The first thing Jens Söring says about his detailed confessions to the murders of Derek and Nancy Haysom is that he “retracted” (widerrief) them. At this point, Söring’s supporters immediately move on to their favorite theories of his innocence. He retracted his confession! What more do you need to know?
So what exactly does it mean when you retract a confession? The result is slightly different under American and German law. But no matter the jurisdiction, the questions are (1) why did the suspect confess; (2) how reliable is the confession, and (3) why did he later retract the confession?
Did police lie to him, beat him, threaten him or his relatives, or deprive him of food and water? Did they make false or impossible promises? Was the suspect young, mentally ill, or developmentally disabled? Was he under pressure from someone to take the blame? Was there a language or cultural barrier? Did the police advise him of his rights and honor any request for legal counsel?
Then you ask: How reliable is the confession? Did the suspect himself volunteer information, or did the police feed it to him? Did he reveal things only the killer or someone at the crime scene could know? Do the motive and circumstances make basic sense? Was the confession recorded? Was it written in the suspect’s hand? Was it summarized by a police officer?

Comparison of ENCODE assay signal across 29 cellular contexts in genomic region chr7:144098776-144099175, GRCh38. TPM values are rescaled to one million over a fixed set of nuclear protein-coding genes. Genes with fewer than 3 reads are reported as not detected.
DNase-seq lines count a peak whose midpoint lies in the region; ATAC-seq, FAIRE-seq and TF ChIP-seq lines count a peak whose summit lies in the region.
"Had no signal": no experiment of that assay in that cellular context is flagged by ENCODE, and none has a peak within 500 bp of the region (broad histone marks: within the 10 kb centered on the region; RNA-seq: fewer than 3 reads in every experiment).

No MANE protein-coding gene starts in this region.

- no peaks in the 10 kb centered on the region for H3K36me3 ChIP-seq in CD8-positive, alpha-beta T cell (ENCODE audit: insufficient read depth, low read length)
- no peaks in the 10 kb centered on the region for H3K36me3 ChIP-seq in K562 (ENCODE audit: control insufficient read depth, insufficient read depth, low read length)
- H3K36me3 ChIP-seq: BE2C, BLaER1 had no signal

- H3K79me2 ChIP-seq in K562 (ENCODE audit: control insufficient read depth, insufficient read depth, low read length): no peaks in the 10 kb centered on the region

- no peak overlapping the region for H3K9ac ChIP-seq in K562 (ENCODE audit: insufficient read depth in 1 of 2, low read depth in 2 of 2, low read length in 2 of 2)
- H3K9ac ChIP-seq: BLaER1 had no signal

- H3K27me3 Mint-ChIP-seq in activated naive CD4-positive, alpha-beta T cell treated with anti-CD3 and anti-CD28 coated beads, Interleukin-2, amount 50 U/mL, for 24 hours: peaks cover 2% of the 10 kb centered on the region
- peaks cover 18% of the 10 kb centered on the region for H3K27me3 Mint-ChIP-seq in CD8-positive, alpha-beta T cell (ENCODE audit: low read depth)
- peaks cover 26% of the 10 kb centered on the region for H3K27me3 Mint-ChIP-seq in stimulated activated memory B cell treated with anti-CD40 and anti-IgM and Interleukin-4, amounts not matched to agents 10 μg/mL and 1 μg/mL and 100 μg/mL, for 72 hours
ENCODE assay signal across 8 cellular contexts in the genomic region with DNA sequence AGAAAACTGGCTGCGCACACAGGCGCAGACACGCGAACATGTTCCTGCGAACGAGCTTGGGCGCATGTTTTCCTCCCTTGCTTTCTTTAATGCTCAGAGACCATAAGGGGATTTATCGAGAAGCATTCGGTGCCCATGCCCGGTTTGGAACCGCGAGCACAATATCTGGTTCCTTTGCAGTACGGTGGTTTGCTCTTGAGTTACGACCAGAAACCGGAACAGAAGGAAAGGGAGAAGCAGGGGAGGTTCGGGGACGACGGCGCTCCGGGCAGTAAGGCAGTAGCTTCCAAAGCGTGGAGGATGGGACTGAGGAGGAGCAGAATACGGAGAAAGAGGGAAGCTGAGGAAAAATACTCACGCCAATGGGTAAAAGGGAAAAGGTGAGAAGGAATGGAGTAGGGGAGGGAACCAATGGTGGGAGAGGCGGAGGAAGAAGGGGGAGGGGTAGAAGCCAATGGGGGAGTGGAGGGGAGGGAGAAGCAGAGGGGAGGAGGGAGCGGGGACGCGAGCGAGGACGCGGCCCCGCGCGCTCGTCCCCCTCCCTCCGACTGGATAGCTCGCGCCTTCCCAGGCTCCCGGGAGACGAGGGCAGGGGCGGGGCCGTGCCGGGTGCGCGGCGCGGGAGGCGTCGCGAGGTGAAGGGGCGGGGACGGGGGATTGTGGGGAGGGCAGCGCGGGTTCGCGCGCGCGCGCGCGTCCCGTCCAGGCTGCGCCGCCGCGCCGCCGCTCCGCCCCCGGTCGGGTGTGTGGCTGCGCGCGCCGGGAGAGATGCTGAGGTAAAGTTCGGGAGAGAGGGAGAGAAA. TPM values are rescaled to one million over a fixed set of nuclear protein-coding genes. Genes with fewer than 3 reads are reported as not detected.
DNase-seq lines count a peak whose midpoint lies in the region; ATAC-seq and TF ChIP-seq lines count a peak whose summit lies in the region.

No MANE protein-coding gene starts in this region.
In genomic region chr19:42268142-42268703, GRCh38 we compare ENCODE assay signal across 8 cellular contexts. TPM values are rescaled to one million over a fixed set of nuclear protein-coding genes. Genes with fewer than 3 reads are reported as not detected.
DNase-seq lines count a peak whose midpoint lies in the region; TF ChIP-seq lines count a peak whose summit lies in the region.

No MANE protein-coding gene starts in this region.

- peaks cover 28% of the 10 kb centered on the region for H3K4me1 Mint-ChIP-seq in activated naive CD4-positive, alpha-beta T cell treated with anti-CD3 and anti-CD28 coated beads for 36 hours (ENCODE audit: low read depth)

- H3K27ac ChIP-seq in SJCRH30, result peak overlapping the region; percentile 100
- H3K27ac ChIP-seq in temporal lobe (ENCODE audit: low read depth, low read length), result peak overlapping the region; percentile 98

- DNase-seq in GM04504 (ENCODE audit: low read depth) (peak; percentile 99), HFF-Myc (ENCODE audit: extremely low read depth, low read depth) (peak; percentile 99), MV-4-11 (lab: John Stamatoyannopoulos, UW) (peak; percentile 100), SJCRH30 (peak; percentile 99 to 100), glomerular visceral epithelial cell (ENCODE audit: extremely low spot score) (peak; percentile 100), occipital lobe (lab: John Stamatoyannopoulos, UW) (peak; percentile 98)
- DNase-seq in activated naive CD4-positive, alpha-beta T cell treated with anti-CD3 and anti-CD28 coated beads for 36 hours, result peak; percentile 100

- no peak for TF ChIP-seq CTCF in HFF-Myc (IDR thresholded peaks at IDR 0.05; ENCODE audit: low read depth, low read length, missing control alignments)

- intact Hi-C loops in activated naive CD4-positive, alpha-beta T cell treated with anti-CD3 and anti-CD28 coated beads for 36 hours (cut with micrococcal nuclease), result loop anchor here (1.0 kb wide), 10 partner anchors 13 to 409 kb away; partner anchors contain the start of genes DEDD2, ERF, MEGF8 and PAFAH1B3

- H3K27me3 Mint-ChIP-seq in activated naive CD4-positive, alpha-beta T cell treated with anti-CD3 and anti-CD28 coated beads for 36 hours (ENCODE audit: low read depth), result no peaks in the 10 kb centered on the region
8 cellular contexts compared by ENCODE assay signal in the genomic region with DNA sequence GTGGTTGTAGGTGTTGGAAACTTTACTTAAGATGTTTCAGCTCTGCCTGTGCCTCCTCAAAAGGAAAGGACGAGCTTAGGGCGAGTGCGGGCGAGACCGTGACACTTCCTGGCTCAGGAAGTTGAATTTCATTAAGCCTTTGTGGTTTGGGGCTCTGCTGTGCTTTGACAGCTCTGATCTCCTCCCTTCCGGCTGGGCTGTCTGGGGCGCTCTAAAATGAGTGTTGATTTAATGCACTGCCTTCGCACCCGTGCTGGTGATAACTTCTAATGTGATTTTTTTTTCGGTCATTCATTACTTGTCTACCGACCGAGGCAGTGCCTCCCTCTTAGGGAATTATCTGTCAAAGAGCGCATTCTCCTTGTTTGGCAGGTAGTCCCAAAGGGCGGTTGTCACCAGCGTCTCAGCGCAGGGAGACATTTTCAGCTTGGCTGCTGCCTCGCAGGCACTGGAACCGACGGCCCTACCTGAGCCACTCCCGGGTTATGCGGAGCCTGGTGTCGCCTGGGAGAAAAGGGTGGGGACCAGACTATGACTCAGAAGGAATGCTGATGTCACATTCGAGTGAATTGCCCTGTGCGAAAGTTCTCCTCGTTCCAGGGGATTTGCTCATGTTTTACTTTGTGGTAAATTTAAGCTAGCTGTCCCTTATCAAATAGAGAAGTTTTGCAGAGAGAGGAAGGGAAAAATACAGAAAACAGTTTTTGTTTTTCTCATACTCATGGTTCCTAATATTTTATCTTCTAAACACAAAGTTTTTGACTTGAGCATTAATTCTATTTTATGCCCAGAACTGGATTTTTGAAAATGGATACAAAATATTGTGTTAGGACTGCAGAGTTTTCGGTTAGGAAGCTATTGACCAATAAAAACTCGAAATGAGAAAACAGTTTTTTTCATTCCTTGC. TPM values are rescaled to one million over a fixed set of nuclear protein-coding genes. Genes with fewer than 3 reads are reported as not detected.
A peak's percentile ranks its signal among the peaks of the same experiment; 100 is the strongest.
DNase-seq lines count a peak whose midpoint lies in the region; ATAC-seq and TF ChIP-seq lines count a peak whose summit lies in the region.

And finally, why did the suspect retract the confession? Because it was obtained by force or trickery? Did someone put him under pressure earlier to confess, and that person is now no longer in the picture? Or did the suspect simply realize that he has gotten himself into a great deal of trouble, and now wants to minimize the damage to his legal chances?
Those are lots of questions, and few of them are dispositive, as we lawyers say. That is, most of these issues are not deal-breakers on their own. All of these factors must be weighed and judged in a broad global analysis of all the relevant circumstances. Maybe the cops made improper promises to the suspect (but no threats or abuse), but the confession is absolutely rock-solid and corroborated. The confession (probably) comes in. Maybe the cops acted like Mother Teresa, but the confession is incoherent and conflicts with the crime scene evidence. The confession (probably) stays out.